This weekend, former MLB player Gregg Zaun spoke about violent hazing that he experienced as a first-year player on the Baltimore Orioles from Cal Ripken Jr. According to Zaun, Ripken and others repeatedly physically assaulted him, wrote “rookie” on his forehead, shoved ice down his pants, and forced him to miss batting practice. Zaun reports Ripken to be the leader of these hazing behaviors, a notable detail since Ripken released an anti-bullying book in 2013.
Following these statements, Zaun took to twitter to offer a “sorry if anyone was offended” non-apology for his remarks which glorified and advocated for hazing in “any industry”. Fortunately, numerous MLB fans have been quick to speak up and counter Zaun’s “boys will be boys” minimization and justification of hazing, as shown below. With numerous, high profile examples of hazing in sport occurring recently, it is our hope that if Cal Ripken Jr was indeed involved in the hazing incidents that Zaun described that he will come forward, directly address his past mistakes, and use his considerable influence in youth sport to advocate for anti-hazing programming and awareness. We also hope that this controversy will provide an opportunity for Zaun to reflect and realize that his experience with hazing is not universal. Hazing can cause serious emotional, psychological, and physical harm and therefore has no place in sport or society.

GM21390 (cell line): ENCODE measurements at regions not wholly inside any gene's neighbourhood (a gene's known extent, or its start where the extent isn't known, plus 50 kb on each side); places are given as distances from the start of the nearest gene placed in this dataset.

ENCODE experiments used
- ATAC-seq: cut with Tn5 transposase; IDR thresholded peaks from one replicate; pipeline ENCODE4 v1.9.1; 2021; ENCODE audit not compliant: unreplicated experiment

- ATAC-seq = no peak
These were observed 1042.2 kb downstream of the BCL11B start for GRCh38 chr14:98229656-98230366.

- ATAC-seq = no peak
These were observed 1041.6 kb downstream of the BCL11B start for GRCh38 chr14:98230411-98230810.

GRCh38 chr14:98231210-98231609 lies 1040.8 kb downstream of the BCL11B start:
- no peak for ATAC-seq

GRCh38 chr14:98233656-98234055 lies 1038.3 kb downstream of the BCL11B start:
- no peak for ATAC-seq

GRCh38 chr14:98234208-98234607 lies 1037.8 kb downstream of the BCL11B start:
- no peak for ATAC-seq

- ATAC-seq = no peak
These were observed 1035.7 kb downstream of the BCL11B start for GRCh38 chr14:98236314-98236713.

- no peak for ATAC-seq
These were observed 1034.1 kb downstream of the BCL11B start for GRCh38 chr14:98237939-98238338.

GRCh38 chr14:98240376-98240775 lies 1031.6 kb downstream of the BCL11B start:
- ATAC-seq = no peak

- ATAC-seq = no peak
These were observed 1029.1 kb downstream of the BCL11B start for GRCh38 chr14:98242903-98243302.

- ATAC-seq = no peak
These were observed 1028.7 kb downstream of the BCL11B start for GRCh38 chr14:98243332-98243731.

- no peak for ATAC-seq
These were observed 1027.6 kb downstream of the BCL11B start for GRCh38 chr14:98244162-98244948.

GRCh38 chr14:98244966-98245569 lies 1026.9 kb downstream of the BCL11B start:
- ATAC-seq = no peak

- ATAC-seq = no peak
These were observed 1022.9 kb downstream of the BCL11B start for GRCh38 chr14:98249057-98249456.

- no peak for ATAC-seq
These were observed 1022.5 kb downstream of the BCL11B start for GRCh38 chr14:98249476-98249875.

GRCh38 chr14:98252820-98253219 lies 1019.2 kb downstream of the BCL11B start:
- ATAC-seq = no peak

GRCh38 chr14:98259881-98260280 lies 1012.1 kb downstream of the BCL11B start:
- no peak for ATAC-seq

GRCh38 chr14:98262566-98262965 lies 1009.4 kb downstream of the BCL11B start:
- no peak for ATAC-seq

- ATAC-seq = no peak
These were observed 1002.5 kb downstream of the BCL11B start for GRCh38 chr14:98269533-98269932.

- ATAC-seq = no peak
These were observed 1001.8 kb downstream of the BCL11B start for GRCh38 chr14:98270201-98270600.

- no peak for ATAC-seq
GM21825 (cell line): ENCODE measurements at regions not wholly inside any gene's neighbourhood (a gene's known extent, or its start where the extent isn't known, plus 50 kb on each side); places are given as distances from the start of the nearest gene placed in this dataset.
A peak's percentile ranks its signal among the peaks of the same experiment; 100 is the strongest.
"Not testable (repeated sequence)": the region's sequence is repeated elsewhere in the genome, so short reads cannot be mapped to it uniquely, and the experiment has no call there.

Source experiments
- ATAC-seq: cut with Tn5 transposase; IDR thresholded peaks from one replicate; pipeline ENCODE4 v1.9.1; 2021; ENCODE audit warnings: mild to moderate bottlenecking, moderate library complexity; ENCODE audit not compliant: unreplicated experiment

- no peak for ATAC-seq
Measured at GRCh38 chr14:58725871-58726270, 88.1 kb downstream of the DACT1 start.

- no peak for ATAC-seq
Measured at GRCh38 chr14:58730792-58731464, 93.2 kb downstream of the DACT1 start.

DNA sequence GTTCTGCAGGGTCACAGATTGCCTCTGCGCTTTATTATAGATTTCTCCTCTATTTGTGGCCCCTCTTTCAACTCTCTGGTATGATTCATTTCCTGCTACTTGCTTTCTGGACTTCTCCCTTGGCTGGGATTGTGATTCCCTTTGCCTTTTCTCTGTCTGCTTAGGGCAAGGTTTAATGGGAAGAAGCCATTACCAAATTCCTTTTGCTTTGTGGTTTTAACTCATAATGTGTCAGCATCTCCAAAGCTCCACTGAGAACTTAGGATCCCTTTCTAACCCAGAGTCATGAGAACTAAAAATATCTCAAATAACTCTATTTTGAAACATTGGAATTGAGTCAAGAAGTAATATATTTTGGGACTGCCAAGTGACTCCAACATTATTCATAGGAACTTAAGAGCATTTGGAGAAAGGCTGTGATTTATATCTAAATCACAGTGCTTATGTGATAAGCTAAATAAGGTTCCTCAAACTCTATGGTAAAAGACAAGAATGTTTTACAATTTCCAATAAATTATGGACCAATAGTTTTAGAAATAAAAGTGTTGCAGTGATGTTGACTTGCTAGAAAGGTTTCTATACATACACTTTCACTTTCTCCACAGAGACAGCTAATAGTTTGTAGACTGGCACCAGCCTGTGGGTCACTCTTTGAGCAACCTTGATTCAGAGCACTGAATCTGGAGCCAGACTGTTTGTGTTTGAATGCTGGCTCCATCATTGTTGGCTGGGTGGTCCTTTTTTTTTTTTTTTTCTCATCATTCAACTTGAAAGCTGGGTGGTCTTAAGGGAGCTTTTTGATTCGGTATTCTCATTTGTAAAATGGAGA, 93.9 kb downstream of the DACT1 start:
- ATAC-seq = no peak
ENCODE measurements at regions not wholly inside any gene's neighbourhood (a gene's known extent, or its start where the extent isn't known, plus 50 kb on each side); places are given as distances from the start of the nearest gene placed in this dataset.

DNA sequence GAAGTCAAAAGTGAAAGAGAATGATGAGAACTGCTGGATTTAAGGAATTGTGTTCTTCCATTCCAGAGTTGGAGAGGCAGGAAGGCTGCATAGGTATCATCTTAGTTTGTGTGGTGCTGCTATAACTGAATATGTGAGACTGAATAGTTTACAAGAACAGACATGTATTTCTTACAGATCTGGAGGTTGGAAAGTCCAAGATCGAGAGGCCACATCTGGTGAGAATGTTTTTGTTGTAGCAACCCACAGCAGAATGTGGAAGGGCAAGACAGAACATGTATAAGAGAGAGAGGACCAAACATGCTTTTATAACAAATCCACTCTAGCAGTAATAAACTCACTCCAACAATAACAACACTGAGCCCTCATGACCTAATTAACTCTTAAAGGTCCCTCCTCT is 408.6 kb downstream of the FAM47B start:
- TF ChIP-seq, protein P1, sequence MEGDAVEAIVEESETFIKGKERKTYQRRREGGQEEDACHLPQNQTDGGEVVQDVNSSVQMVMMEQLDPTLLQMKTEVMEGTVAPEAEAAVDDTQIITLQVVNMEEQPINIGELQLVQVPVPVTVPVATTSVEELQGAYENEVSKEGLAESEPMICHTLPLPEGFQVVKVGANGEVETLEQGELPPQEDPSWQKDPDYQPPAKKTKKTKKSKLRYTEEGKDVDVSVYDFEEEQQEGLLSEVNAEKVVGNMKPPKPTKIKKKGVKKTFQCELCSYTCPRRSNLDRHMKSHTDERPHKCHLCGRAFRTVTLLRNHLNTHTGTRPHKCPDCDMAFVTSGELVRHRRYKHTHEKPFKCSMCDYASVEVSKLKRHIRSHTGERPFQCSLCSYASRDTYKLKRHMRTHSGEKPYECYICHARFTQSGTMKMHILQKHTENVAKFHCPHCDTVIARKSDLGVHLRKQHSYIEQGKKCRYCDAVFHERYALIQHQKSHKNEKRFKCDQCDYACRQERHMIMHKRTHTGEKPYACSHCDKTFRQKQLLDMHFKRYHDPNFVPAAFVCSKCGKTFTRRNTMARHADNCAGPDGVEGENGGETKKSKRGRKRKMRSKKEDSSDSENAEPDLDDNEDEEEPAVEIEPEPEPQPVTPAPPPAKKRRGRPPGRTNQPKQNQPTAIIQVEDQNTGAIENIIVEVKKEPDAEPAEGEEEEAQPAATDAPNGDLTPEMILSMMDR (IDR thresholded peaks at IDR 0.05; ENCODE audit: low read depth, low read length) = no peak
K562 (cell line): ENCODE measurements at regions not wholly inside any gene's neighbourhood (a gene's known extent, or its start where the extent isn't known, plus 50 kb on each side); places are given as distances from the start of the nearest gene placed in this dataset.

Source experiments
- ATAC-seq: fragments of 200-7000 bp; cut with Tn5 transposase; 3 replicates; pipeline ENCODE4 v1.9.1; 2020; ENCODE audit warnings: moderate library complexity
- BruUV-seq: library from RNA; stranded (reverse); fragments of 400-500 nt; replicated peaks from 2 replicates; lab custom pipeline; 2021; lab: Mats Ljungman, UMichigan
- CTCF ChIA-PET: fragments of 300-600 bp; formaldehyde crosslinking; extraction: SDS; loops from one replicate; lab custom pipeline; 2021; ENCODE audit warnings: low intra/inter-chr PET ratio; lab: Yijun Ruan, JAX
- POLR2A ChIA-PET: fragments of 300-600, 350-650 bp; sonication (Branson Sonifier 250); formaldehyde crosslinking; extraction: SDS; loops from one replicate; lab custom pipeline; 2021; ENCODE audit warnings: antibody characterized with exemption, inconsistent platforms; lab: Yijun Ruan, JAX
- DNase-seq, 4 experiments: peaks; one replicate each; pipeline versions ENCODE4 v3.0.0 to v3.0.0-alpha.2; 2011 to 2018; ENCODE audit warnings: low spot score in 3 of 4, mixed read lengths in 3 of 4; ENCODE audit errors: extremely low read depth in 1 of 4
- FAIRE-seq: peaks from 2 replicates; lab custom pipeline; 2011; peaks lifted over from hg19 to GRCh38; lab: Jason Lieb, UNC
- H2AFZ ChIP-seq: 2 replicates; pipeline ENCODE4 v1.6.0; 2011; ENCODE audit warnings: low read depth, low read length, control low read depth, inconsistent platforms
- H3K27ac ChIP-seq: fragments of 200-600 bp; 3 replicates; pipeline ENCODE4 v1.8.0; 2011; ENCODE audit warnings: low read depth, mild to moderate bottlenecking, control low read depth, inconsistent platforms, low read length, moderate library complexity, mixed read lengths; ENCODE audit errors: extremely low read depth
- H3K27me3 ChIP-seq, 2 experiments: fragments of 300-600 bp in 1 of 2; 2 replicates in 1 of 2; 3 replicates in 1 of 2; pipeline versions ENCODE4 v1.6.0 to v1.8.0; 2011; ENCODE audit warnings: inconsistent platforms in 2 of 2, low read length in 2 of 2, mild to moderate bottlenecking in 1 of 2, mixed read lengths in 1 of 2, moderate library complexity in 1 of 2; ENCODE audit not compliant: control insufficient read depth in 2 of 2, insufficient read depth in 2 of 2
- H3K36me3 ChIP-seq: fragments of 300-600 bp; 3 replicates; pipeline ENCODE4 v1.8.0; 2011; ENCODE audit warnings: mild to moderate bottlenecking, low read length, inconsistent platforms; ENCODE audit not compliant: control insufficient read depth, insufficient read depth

@GreggZaun Gregg your story telling was ridiculous. You should be ashamed. There is no room in sports for "hazing"
— Spencer Dorward (@SpenceDorward) February 23, 2015
@GreggZaun Many winning teams value respect, integrity, and self sacrifice from the top down. Your comments value none of the above.
— Nathan Janzen (@JanzenNathan) February 23, 2015
@GreggZaun all due respect, but you said you were physically abused, and then advocated for others to endure such treatment. That is wrong.
— Sean Keating (@Sean_Keating) February 22, 2015
— Robbie Gr (@Robbie_gr) February 22, 2015
@GreggZaun that approach to 'helping' ruins lives and has made countless people quit sports and suffer emotional trauma. Please NEVER coach.
— Paul West (@firstcausenyc) February 23, 2015
@GreggZaun What did they teach you? I'd rather team leaders treat me with respect. Getting beat up over childish bully games teaches nothing
— Jacob M. (@RealLifeHoser) February 22, 2015